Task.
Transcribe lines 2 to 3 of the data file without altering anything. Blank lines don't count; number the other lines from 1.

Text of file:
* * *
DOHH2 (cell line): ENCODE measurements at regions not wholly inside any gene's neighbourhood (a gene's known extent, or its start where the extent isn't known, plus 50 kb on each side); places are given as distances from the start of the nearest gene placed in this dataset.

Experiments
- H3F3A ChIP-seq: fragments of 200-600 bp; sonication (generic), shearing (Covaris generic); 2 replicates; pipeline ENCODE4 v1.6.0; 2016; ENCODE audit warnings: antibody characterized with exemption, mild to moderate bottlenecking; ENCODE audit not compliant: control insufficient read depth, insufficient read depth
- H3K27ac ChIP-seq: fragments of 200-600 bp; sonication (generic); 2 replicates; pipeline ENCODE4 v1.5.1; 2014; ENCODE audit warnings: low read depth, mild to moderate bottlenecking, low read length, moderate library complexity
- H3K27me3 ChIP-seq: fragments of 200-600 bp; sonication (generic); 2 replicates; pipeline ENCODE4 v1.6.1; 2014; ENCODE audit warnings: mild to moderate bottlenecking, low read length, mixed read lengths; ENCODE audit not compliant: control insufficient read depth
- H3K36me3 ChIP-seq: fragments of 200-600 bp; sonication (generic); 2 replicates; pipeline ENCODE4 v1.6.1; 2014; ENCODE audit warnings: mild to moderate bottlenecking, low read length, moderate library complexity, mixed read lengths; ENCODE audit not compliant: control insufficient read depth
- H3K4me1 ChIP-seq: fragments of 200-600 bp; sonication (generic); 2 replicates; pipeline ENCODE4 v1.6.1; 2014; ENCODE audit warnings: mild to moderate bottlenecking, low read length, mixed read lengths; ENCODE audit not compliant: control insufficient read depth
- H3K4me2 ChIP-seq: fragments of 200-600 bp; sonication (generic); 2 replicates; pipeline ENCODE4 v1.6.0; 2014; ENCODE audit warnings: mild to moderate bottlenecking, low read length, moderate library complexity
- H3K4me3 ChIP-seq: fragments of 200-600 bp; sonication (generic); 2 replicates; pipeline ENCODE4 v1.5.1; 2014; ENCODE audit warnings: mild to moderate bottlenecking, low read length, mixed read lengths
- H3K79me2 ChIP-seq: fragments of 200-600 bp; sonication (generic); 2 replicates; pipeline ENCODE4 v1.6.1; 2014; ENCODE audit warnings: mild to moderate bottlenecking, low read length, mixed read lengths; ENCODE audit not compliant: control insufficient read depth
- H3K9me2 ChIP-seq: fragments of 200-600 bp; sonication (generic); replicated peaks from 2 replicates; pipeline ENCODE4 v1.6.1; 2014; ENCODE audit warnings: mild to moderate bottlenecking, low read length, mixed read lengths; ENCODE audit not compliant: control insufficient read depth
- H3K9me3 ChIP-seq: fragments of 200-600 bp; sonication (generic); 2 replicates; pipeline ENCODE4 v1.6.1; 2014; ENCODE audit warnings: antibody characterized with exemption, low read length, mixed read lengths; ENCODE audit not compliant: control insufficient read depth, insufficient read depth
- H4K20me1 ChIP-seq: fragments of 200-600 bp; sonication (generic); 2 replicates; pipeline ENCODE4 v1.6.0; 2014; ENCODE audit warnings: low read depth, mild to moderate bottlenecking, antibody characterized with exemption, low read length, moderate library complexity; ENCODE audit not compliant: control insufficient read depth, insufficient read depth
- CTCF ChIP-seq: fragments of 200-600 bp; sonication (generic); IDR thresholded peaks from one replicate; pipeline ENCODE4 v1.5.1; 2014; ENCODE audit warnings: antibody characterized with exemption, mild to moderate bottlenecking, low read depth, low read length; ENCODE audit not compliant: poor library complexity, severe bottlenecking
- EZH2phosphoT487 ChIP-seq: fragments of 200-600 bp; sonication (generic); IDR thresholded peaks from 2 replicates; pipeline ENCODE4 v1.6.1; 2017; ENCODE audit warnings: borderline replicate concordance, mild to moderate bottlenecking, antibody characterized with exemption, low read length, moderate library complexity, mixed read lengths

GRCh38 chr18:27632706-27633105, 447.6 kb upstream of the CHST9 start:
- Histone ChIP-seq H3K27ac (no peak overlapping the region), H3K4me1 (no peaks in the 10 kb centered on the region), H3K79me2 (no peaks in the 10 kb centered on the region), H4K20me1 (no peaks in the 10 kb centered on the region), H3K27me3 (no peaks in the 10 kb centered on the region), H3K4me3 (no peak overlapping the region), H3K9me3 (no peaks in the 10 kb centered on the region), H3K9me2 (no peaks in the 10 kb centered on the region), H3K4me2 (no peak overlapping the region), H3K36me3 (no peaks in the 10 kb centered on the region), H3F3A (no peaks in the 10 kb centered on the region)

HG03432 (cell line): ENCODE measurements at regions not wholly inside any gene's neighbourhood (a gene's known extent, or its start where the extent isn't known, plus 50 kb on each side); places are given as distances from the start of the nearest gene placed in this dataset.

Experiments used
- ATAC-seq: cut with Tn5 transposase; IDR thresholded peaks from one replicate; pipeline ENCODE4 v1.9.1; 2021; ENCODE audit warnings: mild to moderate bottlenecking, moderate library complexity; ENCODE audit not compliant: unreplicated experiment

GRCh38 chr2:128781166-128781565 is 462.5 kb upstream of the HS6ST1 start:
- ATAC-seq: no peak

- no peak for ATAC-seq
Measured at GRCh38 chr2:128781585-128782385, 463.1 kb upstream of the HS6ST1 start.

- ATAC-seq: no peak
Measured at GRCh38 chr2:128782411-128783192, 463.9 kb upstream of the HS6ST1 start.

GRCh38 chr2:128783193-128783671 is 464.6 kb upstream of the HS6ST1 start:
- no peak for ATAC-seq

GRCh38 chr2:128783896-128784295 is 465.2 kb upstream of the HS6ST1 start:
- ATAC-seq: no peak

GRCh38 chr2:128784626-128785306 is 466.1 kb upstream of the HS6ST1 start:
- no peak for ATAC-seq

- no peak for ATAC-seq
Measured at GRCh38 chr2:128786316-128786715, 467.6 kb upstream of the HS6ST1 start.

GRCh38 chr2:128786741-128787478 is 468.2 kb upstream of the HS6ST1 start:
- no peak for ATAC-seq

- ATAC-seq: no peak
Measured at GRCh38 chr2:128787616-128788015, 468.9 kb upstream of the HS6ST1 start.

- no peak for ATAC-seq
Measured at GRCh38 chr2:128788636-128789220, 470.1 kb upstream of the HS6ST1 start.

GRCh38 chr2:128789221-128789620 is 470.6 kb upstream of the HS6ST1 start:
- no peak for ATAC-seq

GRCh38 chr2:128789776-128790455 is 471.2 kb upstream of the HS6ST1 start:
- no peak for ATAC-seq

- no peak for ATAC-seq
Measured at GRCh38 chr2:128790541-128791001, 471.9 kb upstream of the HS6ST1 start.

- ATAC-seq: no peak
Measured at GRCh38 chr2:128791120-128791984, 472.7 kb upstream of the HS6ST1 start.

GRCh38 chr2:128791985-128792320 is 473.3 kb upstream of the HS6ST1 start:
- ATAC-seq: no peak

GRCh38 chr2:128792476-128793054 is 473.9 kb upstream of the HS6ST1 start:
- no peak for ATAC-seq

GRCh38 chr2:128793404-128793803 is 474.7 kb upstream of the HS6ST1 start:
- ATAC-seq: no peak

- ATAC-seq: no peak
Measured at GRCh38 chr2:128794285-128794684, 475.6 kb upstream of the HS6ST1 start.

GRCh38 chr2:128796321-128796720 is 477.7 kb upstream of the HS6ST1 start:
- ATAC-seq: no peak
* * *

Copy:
Experiments
- H3F3A ChIP-seq: fragments of 200-600 bp; sonication (generic), shearing (Covaris generic); 2 replicates; pipeline ENCODE4 v1.6.0; 2016; ENCODE audit warnings: antibody characterized with exemption, mild to moderate bottlenecking; ENCODE audit not compliant: control insufficient read depth, insufficient read depth